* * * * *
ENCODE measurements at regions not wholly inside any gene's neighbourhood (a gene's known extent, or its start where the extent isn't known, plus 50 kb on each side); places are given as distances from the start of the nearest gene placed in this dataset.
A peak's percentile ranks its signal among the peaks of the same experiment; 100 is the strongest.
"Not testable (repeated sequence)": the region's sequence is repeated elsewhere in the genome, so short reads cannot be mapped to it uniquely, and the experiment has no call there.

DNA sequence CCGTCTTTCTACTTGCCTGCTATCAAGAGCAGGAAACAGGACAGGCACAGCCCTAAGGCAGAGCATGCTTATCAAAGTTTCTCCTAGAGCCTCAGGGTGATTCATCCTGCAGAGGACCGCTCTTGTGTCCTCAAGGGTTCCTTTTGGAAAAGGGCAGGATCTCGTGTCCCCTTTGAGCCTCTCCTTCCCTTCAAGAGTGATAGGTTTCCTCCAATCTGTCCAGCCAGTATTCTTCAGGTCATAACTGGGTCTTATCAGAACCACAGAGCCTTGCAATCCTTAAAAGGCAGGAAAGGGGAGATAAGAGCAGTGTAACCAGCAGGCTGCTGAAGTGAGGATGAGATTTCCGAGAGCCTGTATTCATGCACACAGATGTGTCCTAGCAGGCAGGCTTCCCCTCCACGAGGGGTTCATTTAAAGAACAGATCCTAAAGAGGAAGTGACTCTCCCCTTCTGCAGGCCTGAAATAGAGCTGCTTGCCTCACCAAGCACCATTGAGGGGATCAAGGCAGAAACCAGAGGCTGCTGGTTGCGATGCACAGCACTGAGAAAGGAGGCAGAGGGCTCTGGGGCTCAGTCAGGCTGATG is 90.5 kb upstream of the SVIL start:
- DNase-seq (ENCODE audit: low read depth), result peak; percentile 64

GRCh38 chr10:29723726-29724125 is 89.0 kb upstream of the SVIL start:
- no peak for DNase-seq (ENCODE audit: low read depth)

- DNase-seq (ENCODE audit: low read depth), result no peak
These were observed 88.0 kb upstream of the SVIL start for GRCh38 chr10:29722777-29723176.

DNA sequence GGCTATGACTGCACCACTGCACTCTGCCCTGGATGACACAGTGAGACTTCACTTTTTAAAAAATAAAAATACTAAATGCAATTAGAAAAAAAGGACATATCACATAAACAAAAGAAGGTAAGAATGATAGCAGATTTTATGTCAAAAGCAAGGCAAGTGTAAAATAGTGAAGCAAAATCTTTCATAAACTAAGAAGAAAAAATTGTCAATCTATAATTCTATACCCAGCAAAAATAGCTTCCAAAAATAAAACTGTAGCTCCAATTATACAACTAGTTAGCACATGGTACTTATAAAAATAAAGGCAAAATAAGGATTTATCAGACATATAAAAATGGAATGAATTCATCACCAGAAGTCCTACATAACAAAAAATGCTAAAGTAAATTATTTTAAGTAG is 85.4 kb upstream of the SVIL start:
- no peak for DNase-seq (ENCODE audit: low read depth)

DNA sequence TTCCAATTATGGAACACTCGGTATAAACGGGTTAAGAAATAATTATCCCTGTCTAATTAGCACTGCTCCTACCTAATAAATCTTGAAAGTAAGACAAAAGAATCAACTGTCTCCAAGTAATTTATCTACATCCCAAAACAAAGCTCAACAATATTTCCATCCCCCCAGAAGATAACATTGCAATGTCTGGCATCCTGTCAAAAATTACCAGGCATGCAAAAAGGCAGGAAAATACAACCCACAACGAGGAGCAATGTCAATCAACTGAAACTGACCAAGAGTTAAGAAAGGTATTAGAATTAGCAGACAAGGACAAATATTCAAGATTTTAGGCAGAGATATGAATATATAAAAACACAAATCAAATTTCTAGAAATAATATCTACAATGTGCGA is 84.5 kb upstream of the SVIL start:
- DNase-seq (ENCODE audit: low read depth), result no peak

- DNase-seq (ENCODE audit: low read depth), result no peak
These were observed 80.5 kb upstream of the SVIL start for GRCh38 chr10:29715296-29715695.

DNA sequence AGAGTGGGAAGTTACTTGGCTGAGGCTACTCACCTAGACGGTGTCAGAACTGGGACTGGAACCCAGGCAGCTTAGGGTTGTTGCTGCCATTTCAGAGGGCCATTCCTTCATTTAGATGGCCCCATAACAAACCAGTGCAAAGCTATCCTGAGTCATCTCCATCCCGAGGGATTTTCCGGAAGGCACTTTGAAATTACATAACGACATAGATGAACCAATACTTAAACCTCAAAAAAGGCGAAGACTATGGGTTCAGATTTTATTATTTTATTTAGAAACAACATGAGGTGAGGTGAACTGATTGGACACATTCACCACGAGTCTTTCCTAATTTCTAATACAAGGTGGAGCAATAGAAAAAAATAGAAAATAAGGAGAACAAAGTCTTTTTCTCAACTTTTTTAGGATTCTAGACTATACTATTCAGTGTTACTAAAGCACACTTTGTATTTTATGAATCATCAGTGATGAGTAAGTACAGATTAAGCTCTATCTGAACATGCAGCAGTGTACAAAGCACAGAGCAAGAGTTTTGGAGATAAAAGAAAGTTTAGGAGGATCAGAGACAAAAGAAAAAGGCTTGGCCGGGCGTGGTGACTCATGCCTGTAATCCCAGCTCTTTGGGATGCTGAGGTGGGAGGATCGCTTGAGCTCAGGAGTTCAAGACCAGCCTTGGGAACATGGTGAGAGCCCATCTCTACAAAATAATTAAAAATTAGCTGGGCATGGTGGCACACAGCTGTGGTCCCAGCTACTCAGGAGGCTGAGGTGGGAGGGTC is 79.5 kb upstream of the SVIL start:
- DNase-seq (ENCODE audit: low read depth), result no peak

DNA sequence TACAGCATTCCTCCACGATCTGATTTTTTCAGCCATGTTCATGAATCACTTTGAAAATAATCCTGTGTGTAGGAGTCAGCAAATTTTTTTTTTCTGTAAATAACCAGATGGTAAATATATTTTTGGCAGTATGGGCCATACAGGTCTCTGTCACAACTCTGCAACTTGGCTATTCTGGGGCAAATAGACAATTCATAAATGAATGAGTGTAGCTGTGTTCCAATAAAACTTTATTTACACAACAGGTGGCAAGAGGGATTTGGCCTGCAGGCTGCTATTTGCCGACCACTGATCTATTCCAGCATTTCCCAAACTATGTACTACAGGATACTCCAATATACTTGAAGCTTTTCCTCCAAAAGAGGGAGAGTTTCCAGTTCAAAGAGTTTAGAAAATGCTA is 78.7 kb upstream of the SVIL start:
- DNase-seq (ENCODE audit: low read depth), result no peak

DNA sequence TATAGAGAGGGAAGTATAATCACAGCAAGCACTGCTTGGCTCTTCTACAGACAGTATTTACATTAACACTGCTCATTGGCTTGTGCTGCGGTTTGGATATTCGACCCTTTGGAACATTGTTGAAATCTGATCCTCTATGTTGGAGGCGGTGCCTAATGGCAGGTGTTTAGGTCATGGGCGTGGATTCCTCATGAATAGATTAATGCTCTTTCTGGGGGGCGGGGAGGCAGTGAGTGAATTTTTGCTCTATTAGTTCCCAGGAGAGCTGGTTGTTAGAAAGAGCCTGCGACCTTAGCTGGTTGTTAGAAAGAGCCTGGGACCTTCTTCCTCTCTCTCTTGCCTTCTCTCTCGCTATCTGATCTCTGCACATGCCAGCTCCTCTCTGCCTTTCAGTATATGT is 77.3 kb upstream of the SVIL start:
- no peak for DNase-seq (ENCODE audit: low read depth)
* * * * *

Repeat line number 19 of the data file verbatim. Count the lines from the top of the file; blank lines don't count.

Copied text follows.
- DNase-seq (ENCODE audit: low read depth), result no peak